Best Camping Tents: Enjoy a Night Under the Stars
Relax in nature with these high-quality camping tents
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Camping is a great way to get away, but you need the best gear for the job. One of the most important pieces of equipment you need is a tent, especially if you’re accommodating a lot of people. As your home away from home, a tent must be durable, well-insulated, and capable of comfortably holding everyone in your party. Here are some of the best camping tents to consider before you head off into the wilderness.
- Best OverallCore Instant Cabin TentSummarySummaryThis 14 x 9-foot large and roomy camping tent has room to fit two queen air mattresses and sleeps, nine people. It is made out of a durable 68D polyester.ProsProsIt features a room divider, wall storage pockets, an electrical cord access port, rainfly, tent stakes, and a carrying bag. The seams are heat-sealed to fight against leaks, and it can be assembled in under a minute.ConsConsThe air intakes cannot be closed, it’s nicely ventilated but it can get chilly in colder weather, and the zippers can be a hassle.
- Best ValueColeman Dome Tent with Screen RoomSummarySummaryA spacious 15 x 12-foot strong polyester camping tent with a 6-foot tall center height with space for up to eight people.ProsProsThe tent features a screen door separator, welded floors and inverted seams that protect against rain and the elements, and durable poles that can withstand powerful wind gusts.ConsConsThe entire backside of the tent is a screen, so you will need a tarp to protect against rain pouring inside. Packing it may be difficult.
- Honorable MentionWenzel Klondike TentSummarySummaryThe tent features 6.5 feet of headroom and covers a 16 x 11-foot space. It can fit up to eight people at a time.ProsProsIt’s designed with double-stitched, lap felled seams and features polyester fabric with a polyurethane water-resistant coating. It has hi-low ventilation to keep you cool, accessory pockets, and a mesh screen door to protect against bugs.ConsConsIt can be a pain to set up without help, the zippers can get snagged, the entrance is not as high as the interior, and the poles may not be very durable.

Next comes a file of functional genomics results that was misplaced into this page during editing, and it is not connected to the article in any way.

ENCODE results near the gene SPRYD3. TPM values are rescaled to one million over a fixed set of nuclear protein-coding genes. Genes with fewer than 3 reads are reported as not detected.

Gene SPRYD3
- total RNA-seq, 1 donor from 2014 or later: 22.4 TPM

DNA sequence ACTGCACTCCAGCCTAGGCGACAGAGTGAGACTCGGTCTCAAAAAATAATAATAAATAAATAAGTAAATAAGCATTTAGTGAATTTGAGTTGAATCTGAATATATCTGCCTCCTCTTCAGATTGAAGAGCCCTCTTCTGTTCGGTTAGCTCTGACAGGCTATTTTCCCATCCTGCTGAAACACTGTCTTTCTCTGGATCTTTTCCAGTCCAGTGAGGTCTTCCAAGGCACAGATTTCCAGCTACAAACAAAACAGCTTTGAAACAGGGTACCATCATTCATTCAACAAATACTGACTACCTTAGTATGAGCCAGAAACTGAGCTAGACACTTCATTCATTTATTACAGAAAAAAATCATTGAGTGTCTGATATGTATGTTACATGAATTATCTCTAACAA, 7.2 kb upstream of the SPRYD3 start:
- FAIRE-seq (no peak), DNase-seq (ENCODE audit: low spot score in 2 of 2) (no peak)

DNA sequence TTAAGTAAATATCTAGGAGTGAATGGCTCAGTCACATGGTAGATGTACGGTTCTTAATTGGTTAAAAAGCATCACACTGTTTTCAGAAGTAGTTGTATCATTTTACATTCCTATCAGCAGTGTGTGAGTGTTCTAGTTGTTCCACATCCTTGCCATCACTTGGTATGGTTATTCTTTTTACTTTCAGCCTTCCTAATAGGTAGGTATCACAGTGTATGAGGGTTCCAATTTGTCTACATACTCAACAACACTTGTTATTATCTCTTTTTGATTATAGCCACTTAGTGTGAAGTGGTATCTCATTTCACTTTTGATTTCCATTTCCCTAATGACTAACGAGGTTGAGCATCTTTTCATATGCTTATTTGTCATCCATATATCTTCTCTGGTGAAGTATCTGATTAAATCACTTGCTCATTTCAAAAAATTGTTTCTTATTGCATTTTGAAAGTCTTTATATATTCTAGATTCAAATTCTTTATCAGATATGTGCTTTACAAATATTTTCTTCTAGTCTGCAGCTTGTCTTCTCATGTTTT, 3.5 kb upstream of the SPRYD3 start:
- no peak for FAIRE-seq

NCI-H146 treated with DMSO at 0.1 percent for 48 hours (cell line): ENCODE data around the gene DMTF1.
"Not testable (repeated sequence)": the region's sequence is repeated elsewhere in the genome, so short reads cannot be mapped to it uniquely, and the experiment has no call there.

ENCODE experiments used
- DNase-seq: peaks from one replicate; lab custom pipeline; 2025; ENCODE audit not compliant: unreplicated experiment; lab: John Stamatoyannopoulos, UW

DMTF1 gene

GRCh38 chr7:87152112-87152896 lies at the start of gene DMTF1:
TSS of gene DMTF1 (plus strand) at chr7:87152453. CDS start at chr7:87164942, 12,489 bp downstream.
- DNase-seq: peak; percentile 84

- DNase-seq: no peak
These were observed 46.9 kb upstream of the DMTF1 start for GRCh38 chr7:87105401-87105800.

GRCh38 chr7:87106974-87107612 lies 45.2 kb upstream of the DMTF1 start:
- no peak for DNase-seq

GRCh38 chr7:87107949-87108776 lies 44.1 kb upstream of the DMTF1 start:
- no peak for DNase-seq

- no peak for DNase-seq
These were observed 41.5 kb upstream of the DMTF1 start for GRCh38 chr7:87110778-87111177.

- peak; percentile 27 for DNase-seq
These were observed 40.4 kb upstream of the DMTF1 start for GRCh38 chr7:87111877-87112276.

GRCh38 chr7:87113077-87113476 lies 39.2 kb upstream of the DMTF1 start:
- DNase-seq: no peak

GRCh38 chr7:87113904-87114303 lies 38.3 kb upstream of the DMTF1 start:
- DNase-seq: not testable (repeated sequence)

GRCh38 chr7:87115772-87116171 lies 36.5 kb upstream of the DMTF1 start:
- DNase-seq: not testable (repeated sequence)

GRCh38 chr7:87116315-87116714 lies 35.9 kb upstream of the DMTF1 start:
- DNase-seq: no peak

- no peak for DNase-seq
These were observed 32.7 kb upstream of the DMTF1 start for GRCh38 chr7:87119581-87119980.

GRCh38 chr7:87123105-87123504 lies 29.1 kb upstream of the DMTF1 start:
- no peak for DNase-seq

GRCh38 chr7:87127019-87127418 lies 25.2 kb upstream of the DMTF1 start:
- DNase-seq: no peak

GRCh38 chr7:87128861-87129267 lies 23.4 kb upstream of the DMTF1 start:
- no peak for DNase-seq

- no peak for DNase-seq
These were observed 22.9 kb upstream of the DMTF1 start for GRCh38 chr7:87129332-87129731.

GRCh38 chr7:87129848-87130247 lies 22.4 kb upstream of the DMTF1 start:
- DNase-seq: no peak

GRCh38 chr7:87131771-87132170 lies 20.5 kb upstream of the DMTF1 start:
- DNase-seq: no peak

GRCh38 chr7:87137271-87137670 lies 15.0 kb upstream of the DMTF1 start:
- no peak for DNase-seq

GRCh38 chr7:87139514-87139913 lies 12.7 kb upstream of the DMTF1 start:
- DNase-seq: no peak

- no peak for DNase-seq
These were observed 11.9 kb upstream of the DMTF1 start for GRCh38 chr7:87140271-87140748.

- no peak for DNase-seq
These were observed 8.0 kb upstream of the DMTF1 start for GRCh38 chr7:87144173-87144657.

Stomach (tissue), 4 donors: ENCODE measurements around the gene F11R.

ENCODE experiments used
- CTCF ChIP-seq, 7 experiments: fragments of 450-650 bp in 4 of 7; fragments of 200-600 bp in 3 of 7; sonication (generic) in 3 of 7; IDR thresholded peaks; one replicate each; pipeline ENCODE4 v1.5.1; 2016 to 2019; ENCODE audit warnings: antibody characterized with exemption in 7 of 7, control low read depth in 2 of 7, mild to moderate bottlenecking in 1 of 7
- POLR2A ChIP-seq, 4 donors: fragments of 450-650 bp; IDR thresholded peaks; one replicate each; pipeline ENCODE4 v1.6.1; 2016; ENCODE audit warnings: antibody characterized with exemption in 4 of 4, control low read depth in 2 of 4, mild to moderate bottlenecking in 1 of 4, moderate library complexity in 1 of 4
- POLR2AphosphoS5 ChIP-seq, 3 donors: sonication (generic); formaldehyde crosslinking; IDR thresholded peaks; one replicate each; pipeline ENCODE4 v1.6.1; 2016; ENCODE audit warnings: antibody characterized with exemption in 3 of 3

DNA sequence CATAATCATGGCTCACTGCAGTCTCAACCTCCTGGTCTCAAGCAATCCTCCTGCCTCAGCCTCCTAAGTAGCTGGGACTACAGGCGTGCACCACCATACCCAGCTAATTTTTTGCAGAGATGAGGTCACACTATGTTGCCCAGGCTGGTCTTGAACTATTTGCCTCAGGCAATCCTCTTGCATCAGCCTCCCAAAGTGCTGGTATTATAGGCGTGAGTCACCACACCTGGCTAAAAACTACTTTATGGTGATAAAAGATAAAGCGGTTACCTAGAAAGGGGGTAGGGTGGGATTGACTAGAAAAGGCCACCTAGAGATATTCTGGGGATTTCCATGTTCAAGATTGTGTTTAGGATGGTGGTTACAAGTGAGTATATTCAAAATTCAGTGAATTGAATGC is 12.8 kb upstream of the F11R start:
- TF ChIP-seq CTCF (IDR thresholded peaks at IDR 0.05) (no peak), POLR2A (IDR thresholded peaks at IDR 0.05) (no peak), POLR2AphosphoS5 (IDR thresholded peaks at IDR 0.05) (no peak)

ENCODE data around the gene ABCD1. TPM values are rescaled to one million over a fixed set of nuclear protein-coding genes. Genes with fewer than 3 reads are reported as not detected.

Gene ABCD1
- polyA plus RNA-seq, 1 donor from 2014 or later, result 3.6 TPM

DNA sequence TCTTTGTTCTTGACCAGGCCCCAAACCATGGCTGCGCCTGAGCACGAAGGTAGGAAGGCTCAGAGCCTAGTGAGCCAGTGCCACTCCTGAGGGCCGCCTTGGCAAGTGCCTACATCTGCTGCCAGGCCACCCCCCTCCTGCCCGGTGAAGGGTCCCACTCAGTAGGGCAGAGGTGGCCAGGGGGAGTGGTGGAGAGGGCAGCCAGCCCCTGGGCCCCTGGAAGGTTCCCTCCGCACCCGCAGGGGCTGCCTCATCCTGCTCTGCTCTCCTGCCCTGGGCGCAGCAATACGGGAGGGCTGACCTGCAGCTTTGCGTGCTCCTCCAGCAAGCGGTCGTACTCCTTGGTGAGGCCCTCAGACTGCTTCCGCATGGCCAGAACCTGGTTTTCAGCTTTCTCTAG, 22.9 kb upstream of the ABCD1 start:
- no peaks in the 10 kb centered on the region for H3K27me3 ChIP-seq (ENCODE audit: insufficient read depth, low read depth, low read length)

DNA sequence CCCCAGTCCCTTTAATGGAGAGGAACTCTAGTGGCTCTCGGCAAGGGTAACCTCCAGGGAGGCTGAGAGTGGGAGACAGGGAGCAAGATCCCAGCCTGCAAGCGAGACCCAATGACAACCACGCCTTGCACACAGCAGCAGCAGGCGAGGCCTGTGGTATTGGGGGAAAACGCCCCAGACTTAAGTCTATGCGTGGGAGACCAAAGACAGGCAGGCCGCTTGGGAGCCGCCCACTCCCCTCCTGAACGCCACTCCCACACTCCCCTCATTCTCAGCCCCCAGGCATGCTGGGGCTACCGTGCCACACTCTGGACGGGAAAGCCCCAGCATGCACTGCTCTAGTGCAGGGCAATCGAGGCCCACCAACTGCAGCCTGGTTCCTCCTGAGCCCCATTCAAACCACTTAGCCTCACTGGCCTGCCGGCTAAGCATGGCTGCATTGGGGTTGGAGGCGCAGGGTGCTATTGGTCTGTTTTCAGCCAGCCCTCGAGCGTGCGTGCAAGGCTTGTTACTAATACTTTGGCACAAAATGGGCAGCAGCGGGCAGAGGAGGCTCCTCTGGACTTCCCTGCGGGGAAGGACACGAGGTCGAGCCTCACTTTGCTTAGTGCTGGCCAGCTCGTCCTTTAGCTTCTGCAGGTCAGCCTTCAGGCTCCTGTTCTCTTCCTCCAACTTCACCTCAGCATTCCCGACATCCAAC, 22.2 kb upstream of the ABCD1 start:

- Buy extra tent stakes and bring them with you on your campout. They can come in handy in holding down the tent more securely.
- Set up the tent well before heading out on a camping trip to make sure it is in good shape and working condition.
- Bring a hammer with you to hammer the stake posts into the ground.
- Spray the tent with a water-repellent spray to prevent rain from leaking through the material.
Q: How do I set up a tent?
A: Each tent will come with poles to hold the fabric in place. Fit the poles through certain notches in the material, and then stake the ends down into the ground. All tents should come with directions for set up. It’s also helpful to have a second set of hands for assistance.
Q: Do I need a tarp to place beneath the tent?
A: You don’t necessarily need a tarp to lay underneath the tent, but it will help protect it and you. If there are any hidden rocks or sharp objects, the tarp will cushion the floor and help make sure the actual tent fabric doesn’t rip. It’s also designed to soak up moisture, so it doesn’t leak through the bottom of the tent.
Q: Do all tents have an electrical port?
A: No. You may have to run the line through the front door or a zippered window. If you need to blow up an air mattress and do not have a port, you can either do it manually or air it up outside and carry it through the opening. Bring a portable air pump, and blow up the mattress or sleeping pad inside the tent.
For one of the best and most convenient to set up camping tents, consider the Core Instant Cabin Tent.
Or check out the less expensive and roomy Coleman Dome Tent with Screen Room.